Responding to violence without deadly force

January 18, 2016

Even our small city has its share of violent incidents requiring a forceful response from police. Maybe we’ve been lucky, or maybe being in a small city makes a difference, or maybe our police and sheriff departments are well-trained and well-disciplined. Whatever the reason, we have not had to face questions about whether the police were justified in using deadly force.

Recently an armed man with a history of violence sent a text to another household that he was on the way to kill them. Members of that household prepared themselves with their own weapons. More information came in that the man had forced a relative at gunpoint to drive him to the house of his intended victims. You can see where this could lead.

From what I know, our police department convinced the members of the household to put their weapons away in a safe, secure place. They conducted a textbook felony stop of the car, secured the release of the driver, and, in over an hour of hard work, disarmed the man and took him into custody. No one got killed, no one got physically hurt.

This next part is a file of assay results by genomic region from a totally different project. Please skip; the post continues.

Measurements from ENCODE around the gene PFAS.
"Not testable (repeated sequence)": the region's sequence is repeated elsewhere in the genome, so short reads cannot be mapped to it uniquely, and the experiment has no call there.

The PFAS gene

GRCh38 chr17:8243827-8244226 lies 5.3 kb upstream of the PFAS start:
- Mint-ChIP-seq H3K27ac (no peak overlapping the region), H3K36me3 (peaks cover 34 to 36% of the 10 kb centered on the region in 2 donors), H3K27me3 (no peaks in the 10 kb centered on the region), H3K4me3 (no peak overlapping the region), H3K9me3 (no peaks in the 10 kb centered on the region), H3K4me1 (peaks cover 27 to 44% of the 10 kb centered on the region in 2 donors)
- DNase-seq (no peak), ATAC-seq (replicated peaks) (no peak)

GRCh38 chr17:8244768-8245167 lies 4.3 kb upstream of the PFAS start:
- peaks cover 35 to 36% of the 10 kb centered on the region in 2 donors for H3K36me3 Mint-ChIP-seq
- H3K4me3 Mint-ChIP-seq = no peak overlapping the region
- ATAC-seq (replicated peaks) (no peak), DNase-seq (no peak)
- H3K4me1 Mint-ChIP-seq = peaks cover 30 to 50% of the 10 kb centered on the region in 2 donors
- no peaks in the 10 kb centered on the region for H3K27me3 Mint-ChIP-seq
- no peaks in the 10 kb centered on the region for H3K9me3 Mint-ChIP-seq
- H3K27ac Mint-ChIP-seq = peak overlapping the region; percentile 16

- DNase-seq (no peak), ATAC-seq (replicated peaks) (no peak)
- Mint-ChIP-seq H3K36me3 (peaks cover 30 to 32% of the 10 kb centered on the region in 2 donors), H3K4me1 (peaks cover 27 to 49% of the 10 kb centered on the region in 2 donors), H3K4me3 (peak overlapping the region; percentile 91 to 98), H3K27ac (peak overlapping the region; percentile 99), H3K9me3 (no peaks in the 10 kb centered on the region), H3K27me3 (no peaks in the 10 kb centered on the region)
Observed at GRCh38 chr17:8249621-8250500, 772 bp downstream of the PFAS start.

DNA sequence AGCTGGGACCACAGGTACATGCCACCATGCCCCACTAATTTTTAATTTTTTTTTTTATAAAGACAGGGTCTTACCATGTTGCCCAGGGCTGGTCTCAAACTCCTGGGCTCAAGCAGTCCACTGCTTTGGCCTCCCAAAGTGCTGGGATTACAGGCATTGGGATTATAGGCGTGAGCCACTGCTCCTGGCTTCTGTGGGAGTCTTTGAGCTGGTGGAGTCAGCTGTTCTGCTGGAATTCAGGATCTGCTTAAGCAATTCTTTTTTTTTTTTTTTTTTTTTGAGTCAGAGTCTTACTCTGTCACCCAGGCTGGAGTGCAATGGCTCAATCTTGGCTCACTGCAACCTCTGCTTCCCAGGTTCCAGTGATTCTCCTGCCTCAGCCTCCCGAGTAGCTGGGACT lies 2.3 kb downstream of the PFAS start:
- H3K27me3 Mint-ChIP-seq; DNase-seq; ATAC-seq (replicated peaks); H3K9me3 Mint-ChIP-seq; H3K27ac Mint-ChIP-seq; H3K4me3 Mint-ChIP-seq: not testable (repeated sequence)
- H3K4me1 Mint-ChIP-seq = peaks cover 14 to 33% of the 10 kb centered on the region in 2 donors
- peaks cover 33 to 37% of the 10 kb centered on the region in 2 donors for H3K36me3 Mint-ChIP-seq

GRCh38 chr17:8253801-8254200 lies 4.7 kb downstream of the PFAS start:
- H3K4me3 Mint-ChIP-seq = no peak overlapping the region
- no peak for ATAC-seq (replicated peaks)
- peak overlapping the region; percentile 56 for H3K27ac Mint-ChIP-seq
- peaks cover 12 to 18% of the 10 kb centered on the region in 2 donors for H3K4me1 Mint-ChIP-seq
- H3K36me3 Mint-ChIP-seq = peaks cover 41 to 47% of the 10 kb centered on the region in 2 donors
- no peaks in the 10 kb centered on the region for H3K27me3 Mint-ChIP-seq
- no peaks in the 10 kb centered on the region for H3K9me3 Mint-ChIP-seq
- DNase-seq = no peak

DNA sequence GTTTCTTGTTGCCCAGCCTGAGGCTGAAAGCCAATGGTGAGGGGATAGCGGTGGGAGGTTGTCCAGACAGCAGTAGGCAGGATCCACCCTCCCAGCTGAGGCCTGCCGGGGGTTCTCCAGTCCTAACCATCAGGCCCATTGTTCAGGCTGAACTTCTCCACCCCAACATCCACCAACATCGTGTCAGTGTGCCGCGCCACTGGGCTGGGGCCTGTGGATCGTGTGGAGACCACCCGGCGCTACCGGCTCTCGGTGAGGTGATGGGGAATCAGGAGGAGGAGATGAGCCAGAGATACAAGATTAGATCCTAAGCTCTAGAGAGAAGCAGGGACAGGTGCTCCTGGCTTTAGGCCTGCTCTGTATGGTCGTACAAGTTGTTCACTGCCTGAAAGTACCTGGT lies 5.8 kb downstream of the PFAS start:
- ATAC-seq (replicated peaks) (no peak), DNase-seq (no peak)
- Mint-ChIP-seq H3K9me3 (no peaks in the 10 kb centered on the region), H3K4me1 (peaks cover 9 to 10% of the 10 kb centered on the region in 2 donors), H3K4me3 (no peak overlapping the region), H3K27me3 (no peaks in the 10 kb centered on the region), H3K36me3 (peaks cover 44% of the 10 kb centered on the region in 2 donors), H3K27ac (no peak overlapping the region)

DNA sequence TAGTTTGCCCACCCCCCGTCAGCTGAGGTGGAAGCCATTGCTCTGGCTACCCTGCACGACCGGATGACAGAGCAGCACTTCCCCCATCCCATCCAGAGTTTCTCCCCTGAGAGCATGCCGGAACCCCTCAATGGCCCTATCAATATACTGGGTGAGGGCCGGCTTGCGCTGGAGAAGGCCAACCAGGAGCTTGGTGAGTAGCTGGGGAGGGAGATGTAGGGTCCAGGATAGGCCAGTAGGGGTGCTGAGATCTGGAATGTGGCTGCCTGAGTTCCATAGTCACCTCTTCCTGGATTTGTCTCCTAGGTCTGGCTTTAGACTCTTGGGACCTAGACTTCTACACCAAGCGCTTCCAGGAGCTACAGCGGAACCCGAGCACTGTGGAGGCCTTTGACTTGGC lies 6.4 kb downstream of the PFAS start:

Sadly, there are a few public voices who would rather see a shootout. I don’t understand it very well. Part comes from the bellicose far right wing that fulminates over whoever they see as the bad guys, and proclaims a desire to shoot first and ask questions later. As trite as that sounds, that’s what they bellow. I’m always surprised at what a cowardly noise they make. Part comes from their kin who proclaim no tolerance for criminal behavior (except for their own). In the old days they would have been the instigators of lynchings, but not the ones who actually did the deed.

It’s a relief that they have so little influence on our local law enforcement departments. Why not? It may be that our local police and deputies are also coaches, scout leaders, church elders, and the like. In other words, they are active participants in the life of the community. They have kids in the local schools. Their spouses are teachers, nurses, lawyers, and such. Many have extended local families who farm, ranch, and own small businesses. More than a few are bilingual. I think it makes a difference.

It's community policing applied not as a strategy but as a fact of life. When the police are of the community they have an investment in its well being and future because their own well-being and future are a part of it. In like manner, because they are of the community, they probably know the potentially violent perpetrator or suspect. They know his or her habits, history, family, and patterns of behavior. The bad guy may be very bad indeed, but he or she is probably not a stranger.

Originally posted at Country Parson